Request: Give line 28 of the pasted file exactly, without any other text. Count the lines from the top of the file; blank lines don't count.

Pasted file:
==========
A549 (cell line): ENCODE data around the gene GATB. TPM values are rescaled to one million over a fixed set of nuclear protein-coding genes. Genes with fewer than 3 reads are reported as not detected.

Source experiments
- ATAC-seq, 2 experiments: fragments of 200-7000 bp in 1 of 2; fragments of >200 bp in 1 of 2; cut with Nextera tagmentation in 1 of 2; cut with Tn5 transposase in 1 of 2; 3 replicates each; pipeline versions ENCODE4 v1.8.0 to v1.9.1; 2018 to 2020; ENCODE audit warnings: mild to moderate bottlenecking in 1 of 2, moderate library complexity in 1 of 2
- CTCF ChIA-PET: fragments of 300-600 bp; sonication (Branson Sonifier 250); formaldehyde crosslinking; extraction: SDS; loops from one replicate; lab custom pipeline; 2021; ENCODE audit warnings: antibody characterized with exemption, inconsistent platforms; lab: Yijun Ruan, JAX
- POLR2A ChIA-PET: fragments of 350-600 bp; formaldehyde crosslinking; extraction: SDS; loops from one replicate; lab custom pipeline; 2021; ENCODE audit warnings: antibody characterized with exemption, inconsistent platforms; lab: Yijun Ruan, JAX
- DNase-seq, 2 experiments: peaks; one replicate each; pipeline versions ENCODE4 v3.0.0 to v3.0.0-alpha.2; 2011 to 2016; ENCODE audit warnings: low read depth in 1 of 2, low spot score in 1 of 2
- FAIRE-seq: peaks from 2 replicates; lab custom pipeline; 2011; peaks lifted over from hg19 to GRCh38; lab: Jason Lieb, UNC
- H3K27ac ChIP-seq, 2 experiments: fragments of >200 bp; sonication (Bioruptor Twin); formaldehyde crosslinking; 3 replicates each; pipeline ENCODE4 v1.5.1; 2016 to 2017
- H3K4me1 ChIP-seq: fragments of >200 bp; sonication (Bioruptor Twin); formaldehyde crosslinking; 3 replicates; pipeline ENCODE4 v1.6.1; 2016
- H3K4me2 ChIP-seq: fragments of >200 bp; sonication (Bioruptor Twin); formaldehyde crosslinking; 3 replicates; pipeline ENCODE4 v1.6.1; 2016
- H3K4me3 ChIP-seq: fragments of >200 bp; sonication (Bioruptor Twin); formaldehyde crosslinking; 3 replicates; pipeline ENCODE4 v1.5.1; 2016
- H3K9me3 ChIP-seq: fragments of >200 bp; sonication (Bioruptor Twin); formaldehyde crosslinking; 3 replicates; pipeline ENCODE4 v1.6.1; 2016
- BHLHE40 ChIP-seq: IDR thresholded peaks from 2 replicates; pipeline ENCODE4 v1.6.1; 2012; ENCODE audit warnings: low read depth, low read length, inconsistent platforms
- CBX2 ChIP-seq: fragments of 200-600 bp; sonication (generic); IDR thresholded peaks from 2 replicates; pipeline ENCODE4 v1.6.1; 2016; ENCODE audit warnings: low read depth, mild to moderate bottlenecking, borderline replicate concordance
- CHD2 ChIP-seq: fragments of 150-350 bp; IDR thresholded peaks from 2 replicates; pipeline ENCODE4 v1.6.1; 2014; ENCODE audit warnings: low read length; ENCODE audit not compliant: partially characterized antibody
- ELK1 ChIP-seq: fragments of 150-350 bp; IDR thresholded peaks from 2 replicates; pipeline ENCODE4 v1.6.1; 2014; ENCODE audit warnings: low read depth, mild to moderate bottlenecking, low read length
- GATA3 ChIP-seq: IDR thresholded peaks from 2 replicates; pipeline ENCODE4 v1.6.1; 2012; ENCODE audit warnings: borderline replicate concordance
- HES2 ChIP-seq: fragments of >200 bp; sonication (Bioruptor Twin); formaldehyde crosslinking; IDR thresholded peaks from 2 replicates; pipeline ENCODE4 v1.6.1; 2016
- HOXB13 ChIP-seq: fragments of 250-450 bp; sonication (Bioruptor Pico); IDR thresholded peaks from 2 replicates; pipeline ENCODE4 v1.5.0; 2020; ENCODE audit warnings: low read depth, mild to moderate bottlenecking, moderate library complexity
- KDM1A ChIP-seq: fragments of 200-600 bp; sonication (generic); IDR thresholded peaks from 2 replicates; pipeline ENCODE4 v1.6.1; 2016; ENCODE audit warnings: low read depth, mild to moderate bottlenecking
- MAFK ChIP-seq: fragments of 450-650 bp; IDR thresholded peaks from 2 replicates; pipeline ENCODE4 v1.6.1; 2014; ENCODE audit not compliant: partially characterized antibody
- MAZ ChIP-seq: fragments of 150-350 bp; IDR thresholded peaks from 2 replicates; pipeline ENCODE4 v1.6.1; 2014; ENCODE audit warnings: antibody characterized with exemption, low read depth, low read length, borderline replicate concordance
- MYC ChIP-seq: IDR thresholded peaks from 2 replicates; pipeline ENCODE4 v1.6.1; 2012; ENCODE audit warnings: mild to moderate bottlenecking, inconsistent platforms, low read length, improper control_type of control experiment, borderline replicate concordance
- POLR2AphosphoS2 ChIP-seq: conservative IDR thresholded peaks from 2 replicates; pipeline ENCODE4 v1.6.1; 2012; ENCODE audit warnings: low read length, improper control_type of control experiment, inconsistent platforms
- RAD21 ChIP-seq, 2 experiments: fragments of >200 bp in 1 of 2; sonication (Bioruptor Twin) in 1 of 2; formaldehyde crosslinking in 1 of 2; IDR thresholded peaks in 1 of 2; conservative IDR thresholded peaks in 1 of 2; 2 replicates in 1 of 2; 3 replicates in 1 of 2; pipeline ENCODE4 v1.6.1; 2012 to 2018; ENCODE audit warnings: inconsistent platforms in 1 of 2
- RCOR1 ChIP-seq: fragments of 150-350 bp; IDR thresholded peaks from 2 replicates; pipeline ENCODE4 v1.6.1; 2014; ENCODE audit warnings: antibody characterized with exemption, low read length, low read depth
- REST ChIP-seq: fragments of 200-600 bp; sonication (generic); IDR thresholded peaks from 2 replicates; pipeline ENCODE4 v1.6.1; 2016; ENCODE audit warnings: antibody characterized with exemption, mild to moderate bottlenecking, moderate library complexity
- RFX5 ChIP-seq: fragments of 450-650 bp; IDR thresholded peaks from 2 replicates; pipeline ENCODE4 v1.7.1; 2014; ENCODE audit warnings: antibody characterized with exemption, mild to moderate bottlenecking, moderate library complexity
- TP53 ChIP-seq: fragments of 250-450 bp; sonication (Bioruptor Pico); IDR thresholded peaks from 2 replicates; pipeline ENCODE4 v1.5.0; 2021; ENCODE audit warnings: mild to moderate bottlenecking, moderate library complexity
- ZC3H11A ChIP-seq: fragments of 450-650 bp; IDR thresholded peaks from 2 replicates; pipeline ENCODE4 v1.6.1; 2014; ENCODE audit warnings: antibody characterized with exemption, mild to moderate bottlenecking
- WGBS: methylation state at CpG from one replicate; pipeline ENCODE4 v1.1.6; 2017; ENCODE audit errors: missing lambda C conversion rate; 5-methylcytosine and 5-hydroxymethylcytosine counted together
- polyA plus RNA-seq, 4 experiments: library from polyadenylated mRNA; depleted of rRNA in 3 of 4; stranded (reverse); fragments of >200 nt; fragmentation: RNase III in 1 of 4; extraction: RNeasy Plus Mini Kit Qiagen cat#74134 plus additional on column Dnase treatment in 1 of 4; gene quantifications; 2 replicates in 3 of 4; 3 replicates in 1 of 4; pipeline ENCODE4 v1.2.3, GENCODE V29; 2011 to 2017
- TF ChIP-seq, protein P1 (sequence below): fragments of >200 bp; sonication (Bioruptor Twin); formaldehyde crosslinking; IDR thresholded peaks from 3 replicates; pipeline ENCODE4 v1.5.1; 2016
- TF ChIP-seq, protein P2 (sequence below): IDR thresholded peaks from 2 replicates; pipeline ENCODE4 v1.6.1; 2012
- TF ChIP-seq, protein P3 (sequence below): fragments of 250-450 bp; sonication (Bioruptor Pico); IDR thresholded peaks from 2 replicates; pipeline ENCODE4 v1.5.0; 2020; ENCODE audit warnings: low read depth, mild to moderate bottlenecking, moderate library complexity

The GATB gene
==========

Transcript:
- RFX5 ChIP-seq: fragments of 450-650 bp; IDR thresholded peaks from 2 replicates; pipeline ENCODE4 v1.7.1; 2014; ENCODE audit warnings: antibody characterized with exemption, mild to moderate bottlenecking, moderate library complexity